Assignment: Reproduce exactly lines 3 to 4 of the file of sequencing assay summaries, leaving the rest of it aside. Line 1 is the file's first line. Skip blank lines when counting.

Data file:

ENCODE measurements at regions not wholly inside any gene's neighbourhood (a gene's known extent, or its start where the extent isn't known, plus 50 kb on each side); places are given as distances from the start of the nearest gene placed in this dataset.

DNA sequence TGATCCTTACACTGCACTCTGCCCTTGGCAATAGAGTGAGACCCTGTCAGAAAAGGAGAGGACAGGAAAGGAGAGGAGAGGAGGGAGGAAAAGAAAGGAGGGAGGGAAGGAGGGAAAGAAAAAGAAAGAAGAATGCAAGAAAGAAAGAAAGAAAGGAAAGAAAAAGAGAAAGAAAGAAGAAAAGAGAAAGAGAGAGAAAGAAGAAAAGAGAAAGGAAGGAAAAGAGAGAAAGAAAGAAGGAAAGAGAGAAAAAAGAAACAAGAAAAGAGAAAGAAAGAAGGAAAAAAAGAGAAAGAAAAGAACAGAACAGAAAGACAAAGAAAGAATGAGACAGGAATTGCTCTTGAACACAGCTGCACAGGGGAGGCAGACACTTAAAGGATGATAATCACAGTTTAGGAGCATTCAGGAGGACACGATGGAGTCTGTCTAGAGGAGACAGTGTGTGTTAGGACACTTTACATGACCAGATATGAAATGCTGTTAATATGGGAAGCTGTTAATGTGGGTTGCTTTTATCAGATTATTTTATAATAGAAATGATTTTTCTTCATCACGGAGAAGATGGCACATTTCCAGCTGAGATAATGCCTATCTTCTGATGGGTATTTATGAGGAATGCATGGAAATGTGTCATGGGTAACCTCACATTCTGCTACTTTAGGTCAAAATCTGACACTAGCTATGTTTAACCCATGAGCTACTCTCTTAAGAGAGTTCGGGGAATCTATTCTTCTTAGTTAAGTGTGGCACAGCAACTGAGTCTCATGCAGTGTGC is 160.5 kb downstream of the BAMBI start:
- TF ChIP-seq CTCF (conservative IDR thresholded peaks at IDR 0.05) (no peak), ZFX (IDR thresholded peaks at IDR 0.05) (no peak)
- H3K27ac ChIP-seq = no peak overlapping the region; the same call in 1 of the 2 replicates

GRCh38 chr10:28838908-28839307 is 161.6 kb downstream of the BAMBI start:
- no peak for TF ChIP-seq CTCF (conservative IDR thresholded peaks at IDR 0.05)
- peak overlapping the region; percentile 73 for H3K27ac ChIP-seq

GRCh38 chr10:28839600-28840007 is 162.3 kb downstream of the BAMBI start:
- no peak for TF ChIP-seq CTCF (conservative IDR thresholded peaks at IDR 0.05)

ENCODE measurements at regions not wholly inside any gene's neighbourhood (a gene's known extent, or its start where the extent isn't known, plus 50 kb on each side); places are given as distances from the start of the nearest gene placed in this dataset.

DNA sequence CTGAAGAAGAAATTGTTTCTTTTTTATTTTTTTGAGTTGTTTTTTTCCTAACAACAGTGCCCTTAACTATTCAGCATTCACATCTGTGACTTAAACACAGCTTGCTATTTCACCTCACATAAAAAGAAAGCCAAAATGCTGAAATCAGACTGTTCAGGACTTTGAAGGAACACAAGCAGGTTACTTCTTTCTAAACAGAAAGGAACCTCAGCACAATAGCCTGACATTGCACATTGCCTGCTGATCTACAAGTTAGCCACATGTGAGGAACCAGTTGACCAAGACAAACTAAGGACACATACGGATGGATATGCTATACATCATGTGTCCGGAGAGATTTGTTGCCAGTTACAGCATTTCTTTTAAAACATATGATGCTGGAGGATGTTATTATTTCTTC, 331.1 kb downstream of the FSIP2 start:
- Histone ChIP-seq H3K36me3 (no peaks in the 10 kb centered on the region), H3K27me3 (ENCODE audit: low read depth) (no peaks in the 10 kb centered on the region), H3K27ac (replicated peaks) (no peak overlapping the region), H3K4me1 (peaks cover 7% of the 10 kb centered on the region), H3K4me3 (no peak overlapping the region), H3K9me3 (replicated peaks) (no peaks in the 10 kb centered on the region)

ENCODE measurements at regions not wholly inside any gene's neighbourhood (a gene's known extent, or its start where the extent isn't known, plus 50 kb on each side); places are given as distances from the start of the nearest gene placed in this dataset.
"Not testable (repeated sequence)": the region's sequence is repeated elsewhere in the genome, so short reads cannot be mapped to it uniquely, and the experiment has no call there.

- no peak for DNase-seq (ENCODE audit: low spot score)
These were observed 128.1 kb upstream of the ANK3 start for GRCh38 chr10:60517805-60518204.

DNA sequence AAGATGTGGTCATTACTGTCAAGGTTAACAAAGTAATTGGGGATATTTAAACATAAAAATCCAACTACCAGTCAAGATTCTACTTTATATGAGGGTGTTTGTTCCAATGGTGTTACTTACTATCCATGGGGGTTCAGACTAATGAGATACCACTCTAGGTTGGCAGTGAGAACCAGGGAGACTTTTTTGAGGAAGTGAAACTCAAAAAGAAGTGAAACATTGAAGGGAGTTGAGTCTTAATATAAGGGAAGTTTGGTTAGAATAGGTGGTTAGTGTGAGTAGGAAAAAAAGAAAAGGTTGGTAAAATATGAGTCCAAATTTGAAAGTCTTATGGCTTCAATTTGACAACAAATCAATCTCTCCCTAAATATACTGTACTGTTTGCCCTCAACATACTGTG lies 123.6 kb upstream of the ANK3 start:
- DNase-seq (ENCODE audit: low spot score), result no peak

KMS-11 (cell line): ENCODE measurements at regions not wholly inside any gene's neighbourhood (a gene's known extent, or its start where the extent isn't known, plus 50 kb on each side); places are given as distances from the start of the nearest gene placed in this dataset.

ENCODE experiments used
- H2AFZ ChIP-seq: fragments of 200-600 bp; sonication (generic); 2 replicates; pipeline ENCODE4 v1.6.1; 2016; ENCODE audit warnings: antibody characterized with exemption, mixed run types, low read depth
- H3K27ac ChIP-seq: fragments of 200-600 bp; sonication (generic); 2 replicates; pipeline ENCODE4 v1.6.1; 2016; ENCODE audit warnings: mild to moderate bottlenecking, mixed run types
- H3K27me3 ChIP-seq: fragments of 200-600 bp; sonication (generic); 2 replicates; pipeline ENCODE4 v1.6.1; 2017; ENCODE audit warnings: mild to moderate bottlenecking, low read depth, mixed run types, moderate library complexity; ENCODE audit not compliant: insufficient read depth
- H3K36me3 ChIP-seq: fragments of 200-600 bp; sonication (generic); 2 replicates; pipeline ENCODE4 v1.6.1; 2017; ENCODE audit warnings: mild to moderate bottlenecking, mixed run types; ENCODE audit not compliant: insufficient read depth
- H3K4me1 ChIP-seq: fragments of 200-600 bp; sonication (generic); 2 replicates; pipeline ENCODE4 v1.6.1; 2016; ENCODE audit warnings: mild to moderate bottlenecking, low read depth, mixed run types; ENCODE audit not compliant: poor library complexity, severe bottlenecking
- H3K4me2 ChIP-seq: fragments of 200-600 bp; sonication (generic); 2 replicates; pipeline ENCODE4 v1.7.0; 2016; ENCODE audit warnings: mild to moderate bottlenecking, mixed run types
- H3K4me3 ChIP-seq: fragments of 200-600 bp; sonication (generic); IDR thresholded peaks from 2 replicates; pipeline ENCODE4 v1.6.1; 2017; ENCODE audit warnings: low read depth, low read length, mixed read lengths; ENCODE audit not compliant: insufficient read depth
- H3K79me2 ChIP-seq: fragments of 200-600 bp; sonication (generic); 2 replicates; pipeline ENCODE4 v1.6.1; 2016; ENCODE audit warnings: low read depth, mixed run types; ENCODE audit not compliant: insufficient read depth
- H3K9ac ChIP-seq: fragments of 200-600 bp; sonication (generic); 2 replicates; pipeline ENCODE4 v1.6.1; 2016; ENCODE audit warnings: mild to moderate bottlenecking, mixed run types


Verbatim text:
- TF ChIP-seq CTCF (conservative IDR thresholded peaks at IDR 0.05) (no peak), ZFX (IDR thresholded peaks at IDR 0.05) (no peak)
- H3K27ac ChIP-seq = no peak overlapping the region; the same call in 1 of the 2 replicates